So I’m trying to understand what she’s saying here. Is she saying women should just stay home and nurse their babies to further the women’s lib movement? Or we should be chained to breast-pumps to mitigate any illnesses that MIGHT happen? I have an interesting piece of anecdotal evidence (yes I know this is not considered “real” evidence), but my two breastfed children had far more illnesses than my formula fed child. My daughter who was exclusively breastfed, had numerous ear infections as an infant and toddler.

Dear Alpha Parent — perhaps just the act of bearing children is considered a liability — not HOW they’re fed.

So, in essence, you must feed your babies through your bleeding, cracked nipples to prove that you’re not a slave to formula companies. This makes you a strong, independent woman!

Thanks for your concern, Alpha Parent!

5. By formula feeding my child, the Alpha Parent is concerned that I’m contributing to the puritanical idea that breasts are strictly sexual and not for breastfeeding — that breastfeeding women shouldn’t nurse in public. I’m kind of flattered that she thinks that I’m contributing to all these problems — and to my country’s distorted view of breasts. I think Alpha Parent needs to take a deep look at herself and wonder if maybe — just maybe — part of this backlash of nursing in public is related to the lactivists smug, self-congratulatory, mean-girl status — and their scathing judgement on those who don’t breastfeed.

By the way, I think nursing in public is awesome and should be done more often.

6.  She’s concerned about my child’s intelligence. She’s worried he’ll be stupid or some such shit.

The following quote is pretty hysterical:

But why do I care about the IQ of other people’s children? As formula feeding lowers the IQ of the population, this means less scientific advancements. We’re talking about cures for cancers and other diseases, new amenities, new technologies, strategies to combat global warming, and so on.

Ah yes, the Baby Boomer generation produced nothing but dunces — no scientists, literary geniuses, lawyers, politicians, mathematicians, doctors, etc, came out of that generation — all because most of them were formula fed.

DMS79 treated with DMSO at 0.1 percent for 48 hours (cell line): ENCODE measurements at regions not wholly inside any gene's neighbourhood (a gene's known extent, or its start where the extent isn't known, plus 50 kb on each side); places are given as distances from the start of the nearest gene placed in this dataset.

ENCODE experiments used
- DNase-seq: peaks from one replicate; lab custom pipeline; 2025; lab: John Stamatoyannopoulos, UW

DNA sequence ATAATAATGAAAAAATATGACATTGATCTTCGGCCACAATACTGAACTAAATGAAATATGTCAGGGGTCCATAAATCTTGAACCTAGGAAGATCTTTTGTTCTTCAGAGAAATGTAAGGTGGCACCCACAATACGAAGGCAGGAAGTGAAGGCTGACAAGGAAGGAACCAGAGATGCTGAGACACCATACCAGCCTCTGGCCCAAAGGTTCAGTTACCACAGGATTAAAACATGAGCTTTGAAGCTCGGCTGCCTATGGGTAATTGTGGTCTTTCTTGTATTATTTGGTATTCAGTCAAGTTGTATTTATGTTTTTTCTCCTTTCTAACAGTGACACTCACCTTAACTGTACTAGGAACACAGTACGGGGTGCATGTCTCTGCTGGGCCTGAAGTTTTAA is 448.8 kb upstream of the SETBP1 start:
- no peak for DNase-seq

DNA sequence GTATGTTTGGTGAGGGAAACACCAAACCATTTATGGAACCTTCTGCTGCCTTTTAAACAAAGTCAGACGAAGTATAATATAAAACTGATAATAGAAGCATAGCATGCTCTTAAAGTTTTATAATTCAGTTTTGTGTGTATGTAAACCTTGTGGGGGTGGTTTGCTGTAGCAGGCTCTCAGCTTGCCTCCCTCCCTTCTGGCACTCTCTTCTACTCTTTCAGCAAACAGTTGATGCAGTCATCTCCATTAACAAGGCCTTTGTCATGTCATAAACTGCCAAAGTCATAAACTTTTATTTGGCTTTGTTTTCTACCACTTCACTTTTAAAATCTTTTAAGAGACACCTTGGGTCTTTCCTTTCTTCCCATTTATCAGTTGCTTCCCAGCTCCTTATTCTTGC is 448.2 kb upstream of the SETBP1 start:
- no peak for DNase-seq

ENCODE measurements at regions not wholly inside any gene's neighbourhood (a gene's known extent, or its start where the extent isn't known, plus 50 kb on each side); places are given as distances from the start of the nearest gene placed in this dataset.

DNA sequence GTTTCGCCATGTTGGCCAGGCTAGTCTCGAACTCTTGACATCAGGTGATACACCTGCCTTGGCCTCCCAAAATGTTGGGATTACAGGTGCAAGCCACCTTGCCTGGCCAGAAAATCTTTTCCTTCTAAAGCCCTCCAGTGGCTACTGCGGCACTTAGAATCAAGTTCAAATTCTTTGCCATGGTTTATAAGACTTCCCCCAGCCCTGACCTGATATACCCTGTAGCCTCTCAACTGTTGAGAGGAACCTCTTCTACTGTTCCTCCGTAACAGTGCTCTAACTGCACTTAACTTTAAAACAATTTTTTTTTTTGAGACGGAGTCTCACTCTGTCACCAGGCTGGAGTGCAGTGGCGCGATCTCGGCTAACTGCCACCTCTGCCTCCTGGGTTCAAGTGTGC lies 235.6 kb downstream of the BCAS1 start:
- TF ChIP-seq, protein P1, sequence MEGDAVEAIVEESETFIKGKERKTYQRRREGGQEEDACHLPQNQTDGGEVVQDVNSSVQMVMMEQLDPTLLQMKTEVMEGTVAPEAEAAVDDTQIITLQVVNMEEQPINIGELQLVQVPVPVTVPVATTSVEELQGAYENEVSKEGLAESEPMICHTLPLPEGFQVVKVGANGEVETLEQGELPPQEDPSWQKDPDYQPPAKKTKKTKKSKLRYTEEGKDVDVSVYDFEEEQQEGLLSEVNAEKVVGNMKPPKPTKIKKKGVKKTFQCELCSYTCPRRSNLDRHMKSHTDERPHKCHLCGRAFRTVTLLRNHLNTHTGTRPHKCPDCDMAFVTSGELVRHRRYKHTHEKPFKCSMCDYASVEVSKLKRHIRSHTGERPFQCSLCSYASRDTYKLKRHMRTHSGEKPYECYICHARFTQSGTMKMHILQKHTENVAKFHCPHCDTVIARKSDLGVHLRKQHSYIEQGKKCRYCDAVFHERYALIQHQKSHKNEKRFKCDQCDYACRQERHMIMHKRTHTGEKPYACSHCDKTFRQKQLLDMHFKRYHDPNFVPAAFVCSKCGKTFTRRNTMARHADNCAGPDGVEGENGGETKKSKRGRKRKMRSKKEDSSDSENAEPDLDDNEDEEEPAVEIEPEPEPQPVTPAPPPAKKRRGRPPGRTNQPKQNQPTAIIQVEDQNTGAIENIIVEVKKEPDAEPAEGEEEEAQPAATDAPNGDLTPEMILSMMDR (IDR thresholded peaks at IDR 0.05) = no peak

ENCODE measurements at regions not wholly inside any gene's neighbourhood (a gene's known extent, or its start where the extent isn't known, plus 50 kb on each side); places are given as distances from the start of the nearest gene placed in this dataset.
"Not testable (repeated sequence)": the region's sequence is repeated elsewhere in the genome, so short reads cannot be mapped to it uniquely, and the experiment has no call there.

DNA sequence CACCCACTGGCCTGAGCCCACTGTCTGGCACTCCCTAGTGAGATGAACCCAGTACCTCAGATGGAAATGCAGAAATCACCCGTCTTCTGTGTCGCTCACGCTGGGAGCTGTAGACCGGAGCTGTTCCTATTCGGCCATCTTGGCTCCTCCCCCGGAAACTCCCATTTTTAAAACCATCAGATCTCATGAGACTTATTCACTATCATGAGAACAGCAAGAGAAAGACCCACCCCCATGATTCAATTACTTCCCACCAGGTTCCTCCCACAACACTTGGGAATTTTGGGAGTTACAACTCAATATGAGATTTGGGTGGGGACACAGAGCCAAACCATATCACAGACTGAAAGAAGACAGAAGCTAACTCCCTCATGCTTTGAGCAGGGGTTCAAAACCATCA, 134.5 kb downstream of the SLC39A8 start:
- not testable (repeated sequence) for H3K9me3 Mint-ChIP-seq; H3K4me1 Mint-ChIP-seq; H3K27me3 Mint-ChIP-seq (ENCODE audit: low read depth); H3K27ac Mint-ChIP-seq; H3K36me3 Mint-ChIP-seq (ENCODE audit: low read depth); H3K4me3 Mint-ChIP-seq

7. I’m more likely to abuse my child because I use formula. Apparently. Or something like that. You know, because I don’t care about my child.

But Alpha Parent cares. She cares more than me.

8. My formula feeding choice effects Alpha Parent because I’m producing the spawn of satan. Essentially — my child will be the next Charles Manson — or something along those lines.

9.  My baby is going to get her baby sick. And she cares about that because it effects other children as well. Pretty soon my baby will be getting everybody sick. It’s gonna be like that movie Contagion up in here, folks!

10. She cares that my child will be getting colds and the flu or some such shit. Because breast-fed babies don’t ever get sick, remember?

11. Giving my children formula means that I’m uneducated and will continue to have babies, perpetuating the cycle of poverty in this country. Maybe she’s right! I AM having my fourth child after all.

12. She’s concerned that formula fed babies are going to take all the doctors away from her children.

13. Apparently she thinks I’m anti-breastfeeding, and that I’m hurting other women’s chance at breastfeeding successfully. I won’t dignify this accusation with a response.

14. My child is a drain on the medical community.

And hilariously, Alpha Parent concludes with this:

Just to clarify, I fully defend a woman’s right to chose how she feeds her baby IF that choice is fully informed, free from bias and backed up with adequate support…

I find this statement laughable after she lambasted all formula feeding mothers for being uneducated, selfish, and anti-feminist.

Sigh.

But, whatever.

Excuse me while I tend to my suffering, wasteful, unintelligent, abused, juvenile delinquent, germ-infested, medical doctor hogging offspring. I have a lot of work ahead of me to “fix” my children so they can be contributing members of society.

Thanks, Alpha Parent, for showing me the error of my ways.

Motherhood: Like It Or Love It

Last night I was done. Done for the day. Done being a mom. Done with work. Done being a housekeeper. Done with the ever increasing load of endless things to do.

I was tired.

Beckett was screaming.

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An old picture of Beckett screaming, but you get the idea.

Kiera was asking the same questions over and over.

“Can I go on the iPad?”

“Can I have a lollipop?”

“Can I watch My Little Pony?”

“No, Kiera! For the love of God, read a book!”

She would slowly walk a way. Dejected. Head hanging. She would find the easiest book ever and read it in under 30 seconds.

“NOW can I go on the iPad?”